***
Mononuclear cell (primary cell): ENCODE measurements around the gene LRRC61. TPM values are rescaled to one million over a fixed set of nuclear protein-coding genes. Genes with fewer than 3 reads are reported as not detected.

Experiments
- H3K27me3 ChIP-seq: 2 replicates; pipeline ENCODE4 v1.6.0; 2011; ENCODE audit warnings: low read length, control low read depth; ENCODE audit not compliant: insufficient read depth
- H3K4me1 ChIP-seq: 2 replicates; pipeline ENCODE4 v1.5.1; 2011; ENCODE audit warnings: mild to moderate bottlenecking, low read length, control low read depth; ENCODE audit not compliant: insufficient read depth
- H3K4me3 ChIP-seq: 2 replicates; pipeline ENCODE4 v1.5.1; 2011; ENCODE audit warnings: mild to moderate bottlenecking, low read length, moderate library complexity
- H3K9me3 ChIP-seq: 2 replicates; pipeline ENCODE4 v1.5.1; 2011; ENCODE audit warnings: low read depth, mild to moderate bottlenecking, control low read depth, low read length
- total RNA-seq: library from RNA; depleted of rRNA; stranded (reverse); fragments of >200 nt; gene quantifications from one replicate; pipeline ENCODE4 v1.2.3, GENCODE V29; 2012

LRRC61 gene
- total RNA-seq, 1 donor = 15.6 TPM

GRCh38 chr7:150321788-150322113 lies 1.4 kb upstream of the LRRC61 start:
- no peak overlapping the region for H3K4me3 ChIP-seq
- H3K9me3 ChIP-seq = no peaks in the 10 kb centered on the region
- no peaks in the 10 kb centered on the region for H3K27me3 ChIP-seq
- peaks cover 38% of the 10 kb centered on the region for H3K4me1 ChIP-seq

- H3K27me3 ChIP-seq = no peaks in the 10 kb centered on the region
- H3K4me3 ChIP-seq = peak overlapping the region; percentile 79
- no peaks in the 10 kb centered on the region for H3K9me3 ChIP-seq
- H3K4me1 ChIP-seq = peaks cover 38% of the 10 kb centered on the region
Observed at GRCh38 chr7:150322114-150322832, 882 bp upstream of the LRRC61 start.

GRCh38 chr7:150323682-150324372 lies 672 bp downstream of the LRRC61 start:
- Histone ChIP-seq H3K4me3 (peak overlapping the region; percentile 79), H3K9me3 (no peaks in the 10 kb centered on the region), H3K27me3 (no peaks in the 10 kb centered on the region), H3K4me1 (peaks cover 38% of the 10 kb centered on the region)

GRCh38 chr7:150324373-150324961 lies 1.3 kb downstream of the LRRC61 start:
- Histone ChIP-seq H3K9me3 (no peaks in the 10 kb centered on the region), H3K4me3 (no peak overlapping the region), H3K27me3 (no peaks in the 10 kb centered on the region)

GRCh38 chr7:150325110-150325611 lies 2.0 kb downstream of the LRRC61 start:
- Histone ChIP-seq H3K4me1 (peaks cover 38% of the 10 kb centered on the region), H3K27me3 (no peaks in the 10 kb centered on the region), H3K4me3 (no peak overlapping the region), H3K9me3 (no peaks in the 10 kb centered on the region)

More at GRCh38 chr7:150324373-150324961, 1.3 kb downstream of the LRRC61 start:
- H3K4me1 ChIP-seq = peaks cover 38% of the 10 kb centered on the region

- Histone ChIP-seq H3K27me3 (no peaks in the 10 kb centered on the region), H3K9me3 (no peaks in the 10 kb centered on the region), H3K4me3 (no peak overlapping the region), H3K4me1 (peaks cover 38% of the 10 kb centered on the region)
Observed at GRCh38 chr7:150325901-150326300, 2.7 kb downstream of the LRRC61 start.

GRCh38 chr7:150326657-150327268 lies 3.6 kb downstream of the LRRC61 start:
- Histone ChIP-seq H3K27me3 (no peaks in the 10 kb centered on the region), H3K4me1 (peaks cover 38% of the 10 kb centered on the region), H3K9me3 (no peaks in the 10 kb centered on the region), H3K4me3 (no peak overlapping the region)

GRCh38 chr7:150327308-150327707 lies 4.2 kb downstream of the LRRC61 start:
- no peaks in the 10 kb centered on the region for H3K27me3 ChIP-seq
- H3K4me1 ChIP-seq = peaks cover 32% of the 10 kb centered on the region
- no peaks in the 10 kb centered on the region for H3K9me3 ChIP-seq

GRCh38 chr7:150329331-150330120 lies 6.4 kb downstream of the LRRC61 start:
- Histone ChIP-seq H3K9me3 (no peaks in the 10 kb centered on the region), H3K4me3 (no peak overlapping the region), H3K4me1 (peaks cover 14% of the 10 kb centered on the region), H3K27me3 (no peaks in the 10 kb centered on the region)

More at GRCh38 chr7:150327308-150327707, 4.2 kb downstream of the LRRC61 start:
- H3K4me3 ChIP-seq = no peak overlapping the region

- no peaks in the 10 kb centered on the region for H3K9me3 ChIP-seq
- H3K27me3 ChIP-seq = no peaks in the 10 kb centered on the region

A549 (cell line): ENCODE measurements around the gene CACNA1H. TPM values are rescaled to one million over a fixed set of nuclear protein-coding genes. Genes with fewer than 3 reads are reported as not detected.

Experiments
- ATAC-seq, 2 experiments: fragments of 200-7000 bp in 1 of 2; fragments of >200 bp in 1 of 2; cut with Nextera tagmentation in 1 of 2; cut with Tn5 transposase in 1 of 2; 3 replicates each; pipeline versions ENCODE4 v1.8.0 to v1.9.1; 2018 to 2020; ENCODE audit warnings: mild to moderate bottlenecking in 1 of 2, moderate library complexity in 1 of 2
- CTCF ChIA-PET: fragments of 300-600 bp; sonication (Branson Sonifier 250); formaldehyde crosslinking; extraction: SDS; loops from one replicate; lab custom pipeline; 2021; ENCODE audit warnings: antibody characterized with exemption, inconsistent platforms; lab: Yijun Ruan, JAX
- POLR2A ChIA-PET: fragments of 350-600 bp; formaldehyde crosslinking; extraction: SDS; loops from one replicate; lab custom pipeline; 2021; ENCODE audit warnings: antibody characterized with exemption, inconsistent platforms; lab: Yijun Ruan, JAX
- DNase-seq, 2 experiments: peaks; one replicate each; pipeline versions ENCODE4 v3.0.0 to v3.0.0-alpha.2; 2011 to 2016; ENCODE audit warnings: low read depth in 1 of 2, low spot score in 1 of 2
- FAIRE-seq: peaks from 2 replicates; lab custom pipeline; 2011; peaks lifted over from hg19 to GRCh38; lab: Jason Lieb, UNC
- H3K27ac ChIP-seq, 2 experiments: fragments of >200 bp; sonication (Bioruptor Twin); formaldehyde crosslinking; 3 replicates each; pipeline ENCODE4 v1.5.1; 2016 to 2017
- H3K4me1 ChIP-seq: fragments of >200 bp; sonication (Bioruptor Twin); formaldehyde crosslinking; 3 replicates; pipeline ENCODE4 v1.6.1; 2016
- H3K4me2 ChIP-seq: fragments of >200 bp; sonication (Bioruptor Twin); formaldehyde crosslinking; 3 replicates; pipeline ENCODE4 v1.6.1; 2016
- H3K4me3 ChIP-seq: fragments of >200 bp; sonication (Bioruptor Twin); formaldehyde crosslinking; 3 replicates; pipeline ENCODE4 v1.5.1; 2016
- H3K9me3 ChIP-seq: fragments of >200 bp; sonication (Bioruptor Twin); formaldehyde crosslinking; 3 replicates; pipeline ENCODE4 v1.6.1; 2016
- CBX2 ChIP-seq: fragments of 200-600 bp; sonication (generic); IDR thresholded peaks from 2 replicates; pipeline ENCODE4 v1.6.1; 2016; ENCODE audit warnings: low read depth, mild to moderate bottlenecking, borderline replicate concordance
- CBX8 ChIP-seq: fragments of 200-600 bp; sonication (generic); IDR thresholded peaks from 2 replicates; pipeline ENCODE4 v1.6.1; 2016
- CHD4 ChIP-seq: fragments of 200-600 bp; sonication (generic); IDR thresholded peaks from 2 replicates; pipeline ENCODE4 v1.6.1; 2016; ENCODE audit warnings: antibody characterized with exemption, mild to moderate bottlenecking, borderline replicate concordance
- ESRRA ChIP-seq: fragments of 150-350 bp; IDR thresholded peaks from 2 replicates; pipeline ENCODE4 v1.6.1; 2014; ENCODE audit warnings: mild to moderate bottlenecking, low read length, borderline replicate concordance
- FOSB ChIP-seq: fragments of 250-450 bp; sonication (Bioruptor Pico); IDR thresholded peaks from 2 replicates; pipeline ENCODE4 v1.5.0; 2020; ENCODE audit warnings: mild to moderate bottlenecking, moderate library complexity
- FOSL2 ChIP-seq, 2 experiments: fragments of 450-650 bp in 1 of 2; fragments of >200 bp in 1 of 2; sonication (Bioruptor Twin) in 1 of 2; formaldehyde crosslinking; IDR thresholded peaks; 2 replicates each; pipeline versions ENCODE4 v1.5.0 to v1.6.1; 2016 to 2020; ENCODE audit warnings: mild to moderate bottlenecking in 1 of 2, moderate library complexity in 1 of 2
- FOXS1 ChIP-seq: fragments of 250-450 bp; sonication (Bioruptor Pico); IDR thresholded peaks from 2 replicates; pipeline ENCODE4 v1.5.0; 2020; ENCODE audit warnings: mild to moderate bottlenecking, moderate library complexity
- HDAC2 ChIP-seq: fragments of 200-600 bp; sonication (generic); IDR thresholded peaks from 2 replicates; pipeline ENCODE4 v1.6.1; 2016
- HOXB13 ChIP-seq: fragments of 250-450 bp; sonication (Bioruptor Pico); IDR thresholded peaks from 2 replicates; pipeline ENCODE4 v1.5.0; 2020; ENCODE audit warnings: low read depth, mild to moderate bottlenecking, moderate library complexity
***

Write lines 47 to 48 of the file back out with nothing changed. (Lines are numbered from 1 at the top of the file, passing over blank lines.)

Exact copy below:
- DNase-seq, 2 experiments: peaks; one replicate each; pipeline versions ENCODE4 v3.0.0 to v3.0.0-alpha.2; 2011 to 2016; ENCODE audit warnings: low read depth in 1 of 2, low spot score in 1 of 2
- FAIRE-seq: peaks from 2 replicates; lab custom pipeline; 2011; peaks lifted over from hg19 to GRCh38; lab: Jason Lieb, UNC